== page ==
In all, Shreveport dangled about $1 million in private and public aid, including free hotel rooms and the use of the Hirsch Coliseum at the state fairgrounds, said Preston Friedley Jr., then the president of the Shreveport-Bossier Convention and Tourist Bureau and now a real estate broker and small business owner in the area.

“We made sure they would not lose any money at all,” Friedley said. “We made sure we had a solid offer on the table.”

City officials viewed it as a good deal because they expected 3,000 out-of-town visitors for a week and publicity on NBC for the event and the buzz from having celebrity judges and Trump in town.

Trump came to Shreveport in 1996 and 1997 when it was the Miss USA Pageant and in 1998 when the city hosted the Miss Teen USA Pageant.

“A three-year stint hosting that event was something our community was very proud of,” Friedley said, adding that he didn’t begrudge Trump for seeking greener pastures afterward.

Trump returned to Louisiana in 2005 as part of the Trump International Hotel & Tower planned for a parking lot on Poydras Street in New Orleans. The $400 million project called for both luxury condos and a luxury hotel – 700 units in total – in what would be a 70-story building. It would be the biggest in New Orleans and indeed along the Gulf Coast.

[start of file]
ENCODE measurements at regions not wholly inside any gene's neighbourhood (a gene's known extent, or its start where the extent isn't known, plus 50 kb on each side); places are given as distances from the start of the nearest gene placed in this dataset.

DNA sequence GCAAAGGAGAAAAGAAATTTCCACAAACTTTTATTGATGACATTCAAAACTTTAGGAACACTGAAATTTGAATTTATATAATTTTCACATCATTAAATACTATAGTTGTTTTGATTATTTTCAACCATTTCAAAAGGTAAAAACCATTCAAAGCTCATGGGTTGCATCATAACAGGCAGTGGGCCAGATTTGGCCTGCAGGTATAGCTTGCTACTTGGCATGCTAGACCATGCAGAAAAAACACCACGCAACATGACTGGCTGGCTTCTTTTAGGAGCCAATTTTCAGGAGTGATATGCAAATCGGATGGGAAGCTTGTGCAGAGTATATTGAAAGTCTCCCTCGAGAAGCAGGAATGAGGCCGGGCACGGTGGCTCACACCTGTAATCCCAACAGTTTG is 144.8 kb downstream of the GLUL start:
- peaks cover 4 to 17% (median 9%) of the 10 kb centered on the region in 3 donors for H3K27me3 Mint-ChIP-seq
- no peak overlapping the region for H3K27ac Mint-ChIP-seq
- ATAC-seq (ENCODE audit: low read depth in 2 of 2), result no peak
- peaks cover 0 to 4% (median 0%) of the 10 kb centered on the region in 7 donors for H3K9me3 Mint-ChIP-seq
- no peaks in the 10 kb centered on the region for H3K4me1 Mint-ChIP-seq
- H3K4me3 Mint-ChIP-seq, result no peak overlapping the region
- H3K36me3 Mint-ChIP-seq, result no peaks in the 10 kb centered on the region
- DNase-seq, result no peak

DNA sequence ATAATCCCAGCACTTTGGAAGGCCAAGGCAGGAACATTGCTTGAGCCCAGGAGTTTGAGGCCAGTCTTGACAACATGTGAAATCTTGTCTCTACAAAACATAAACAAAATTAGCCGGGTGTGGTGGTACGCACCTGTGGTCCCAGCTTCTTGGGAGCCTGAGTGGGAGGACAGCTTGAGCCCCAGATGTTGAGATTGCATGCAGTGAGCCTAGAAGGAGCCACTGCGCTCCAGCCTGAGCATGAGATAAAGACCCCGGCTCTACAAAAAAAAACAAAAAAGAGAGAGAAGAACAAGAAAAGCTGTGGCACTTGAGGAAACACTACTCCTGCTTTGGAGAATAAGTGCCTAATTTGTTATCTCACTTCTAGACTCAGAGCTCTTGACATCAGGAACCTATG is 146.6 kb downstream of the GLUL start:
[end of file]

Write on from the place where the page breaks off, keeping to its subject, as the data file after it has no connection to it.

The president-elect didn’t actually put up any money. Instead, he agreed to lend his name for $1 million and a share of the proceeds once the building opened.

Then Hurricane Katrina hit New Orleans and two years later the financial crisis began to dry up lending.

David Brannen, a Pensacola-based developer who had made a fortune building hotels, began with a small interest in the Trump project and took over the shares of partners as they felt the financial squeeze. In an interview Tuesday, Brannen said the project was selling enough condos but forecasts determined that occupancy and room rates would not be high enough to cover the hotel’s costs.

Trump called Brannen at one point.

“I can’t do this in good conscience,” Trump told him. “I’d like to give you back your $1 million.”

Brannen rejected the gesture, saying he needed Trump to remain involved.

Brannen finally admitted defeat in 2009, though, and his lender foreclosed on the property. “I lost $8 million to $10 million in cool, hard cash,” he said.

Parking magnate Jim Huger now owns the parking lot.